Looking back to where it all came from, and the choices I’ve made to keep only the positives of traditional practice and jettison the negatives, I see now why business model design – when taken seriously, done creatively and implemented meticulously – can be the ticket to advancement of the profession and real work satisfaction for professionals.
So where did it all start? Having embarked on the route of traditional practice, first at Bowmans and then at the Bar, I had been thoroughly enjoying my work from an intellectual point of view but had noticed my growing unease at the exclusivity of the profession. I had entered it with an innate sense of justice and a need to help people, but before I knew it I had lost sight of that completely, and was head-down working long hours for whoever could pay my fees.
Time off to have kids in 2008 gave me some distance from work, and some much-needed perspective. It became clear that balancing kids and work at the Bar would be very challenging, as much as I had enjoyed my time at the Bar. I busied myself completing a masters degree and assisting at UCT, but as the time came to make decisions about my career, I realised that traditional practice was not for me. Not for the new me, who wanted an enjoyable life with my family.
At around that time, I started to cotton on to the idea that there were other ways to do legal work, less cumbersome and clumsy ways, less expensive ways. I noticed that in other markets – the US in particular – entrepreneurial lawyers were finding creative ways to provide the same service, but without the added (and unnecessary) costs. It made perfect sense: In an age where people can work from anywhere, legal services should be easy to deliver without large buildings and teams of support staff, while not compromising on quality.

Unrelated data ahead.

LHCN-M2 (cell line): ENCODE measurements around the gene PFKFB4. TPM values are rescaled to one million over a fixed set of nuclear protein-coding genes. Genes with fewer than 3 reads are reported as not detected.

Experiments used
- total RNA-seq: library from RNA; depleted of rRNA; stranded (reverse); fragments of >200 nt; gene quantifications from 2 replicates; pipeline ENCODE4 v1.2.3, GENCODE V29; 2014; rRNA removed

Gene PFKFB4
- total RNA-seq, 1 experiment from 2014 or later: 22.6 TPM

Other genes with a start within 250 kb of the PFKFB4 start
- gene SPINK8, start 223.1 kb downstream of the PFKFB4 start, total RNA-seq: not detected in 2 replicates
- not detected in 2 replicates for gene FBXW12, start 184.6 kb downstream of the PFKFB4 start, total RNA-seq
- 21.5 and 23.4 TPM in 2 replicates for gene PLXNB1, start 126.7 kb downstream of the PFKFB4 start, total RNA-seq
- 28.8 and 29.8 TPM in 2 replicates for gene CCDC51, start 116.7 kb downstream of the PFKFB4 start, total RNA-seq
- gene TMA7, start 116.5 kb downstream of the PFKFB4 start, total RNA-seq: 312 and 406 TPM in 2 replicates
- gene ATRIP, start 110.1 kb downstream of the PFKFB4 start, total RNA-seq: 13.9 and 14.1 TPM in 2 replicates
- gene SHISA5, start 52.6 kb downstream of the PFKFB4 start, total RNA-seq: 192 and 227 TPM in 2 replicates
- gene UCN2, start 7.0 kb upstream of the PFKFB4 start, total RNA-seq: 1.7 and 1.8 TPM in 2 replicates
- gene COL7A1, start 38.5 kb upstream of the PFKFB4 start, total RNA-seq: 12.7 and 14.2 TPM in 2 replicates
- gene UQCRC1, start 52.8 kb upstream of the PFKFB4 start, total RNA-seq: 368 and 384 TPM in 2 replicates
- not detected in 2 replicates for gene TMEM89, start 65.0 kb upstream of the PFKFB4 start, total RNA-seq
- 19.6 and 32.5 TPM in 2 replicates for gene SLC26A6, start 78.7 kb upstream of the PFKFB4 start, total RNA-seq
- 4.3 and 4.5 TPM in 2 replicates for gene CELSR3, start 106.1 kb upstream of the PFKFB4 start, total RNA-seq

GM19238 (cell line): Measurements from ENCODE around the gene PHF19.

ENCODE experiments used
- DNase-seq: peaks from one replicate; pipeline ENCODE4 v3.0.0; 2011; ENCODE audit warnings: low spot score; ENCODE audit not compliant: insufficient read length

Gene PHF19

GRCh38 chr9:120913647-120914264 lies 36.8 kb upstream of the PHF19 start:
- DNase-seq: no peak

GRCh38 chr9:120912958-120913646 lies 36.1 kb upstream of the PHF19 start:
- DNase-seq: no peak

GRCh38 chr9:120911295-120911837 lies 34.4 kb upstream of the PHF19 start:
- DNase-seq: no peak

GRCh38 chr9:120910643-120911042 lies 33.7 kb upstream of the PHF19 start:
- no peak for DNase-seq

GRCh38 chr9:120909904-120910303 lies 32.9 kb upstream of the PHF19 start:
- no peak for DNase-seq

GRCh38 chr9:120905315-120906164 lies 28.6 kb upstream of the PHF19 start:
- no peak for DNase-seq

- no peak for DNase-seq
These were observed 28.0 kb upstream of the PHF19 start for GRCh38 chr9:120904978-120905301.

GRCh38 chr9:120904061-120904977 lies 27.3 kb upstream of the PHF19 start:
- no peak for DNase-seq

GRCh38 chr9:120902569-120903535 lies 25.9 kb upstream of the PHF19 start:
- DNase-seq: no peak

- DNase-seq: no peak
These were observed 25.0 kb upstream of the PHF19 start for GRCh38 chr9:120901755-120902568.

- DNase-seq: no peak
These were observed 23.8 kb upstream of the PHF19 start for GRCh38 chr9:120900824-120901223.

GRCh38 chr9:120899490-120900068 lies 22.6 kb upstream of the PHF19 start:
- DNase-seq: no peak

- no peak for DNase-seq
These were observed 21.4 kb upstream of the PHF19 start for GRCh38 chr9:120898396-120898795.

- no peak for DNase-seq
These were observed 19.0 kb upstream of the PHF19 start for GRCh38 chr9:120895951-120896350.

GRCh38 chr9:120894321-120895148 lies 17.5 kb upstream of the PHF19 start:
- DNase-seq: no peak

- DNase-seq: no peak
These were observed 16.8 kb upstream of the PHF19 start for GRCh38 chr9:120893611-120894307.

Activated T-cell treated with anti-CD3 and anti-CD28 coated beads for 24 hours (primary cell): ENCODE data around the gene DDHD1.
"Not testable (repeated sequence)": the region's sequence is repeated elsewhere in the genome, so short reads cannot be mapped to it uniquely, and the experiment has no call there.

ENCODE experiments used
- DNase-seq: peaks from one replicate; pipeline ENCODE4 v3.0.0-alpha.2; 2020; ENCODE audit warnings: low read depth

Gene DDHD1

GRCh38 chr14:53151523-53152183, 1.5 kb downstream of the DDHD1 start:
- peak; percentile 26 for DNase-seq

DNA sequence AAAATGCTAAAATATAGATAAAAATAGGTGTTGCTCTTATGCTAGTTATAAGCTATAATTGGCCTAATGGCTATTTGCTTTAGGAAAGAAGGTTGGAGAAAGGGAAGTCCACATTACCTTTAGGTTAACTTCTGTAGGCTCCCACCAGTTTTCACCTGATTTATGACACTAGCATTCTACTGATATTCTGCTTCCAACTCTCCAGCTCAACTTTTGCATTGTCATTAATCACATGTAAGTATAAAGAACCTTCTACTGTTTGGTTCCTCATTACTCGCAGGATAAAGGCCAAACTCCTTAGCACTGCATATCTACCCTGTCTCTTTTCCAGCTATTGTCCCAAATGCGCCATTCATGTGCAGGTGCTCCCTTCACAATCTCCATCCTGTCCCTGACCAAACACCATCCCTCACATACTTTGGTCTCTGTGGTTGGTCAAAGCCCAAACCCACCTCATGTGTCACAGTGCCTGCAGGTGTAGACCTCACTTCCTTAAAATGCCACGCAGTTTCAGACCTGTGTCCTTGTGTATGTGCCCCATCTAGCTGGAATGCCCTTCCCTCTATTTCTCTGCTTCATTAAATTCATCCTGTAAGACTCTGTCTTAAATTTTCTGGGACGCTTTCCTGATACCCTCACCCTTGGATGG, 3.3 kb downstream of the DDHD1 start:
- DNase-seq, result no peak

Looking around me, I could count a good few friends who were highly accomplished director-level Big Firm lawyers who did not enjoy their inflexible working environments, where they were endlessly chasing fee targets for the benefit of those above them in the pecking order, but who had no alternatives. So I made a decision to create South Africa’s first alternative legal services provider.
Since then, we’ve gone from 5 to 55 lawyers on a panel with a combined 717 years’ experience servicing clients around the world. Doing away with bricks and mortar infrastructure allowed me to design a business model that meant that clients could get access to former Big Firm lawyers at around 2/3 of the price they would ordinarily have paid to the Big Firms for those lawyers, with the lawyers earning significantly more for their time than they had in the Big Firms – so everyone wins.
The model allows lawyers to have complete control over their working lives and gives clients the reassurance that they have access to a huge legal team that they don’t need to hire as employees. Flexibility is the name of the game, and complete transparency around cost makes it a no brainer.
What was interesting to me was where the business settled in the market: squarely within the investment space. We first gained traction with investor clients, private equity and VC firms, who had worked enough with Big Firm lawyers to be able to trust their judgment on good versus poor legal work. Word spread quickly within this environment and our clients have remained loyal over the years.
We were soon being asked to service huge corporate clients and banks on secondments for projects, which our panel members have thoroughly enjoyed. Demand has come least from startups and small businesses, for whom funds for legal spend are limited. We’re addressing this by designing retainer packages where these businesses can have access to on-call legal services at fixed fees.
One of the greatest challenges has been educating the market about the value of alternative legal service providers. As South Africa’s first to market, the responsibility has rested on our shoulders, which hasn’t been easy. Competitors have come and gone, but slowly the market has started seeking alternatives to traditional practice which hasn’t responded to its changing needs.
Next steps? Increasing our footprint even further within South Africa, growing our Multi-jurisdiction Panel and overseas client base, launching our retainer packages to startups and small businesses, and supporting our long-planned social impact endeavor, The Warrior Project.
So looking back, it’s been a wonderful journey, with lots of challenges but lots of fun too, building exceptional relationships and enjoying our work. The future is bright.
Founder and CEO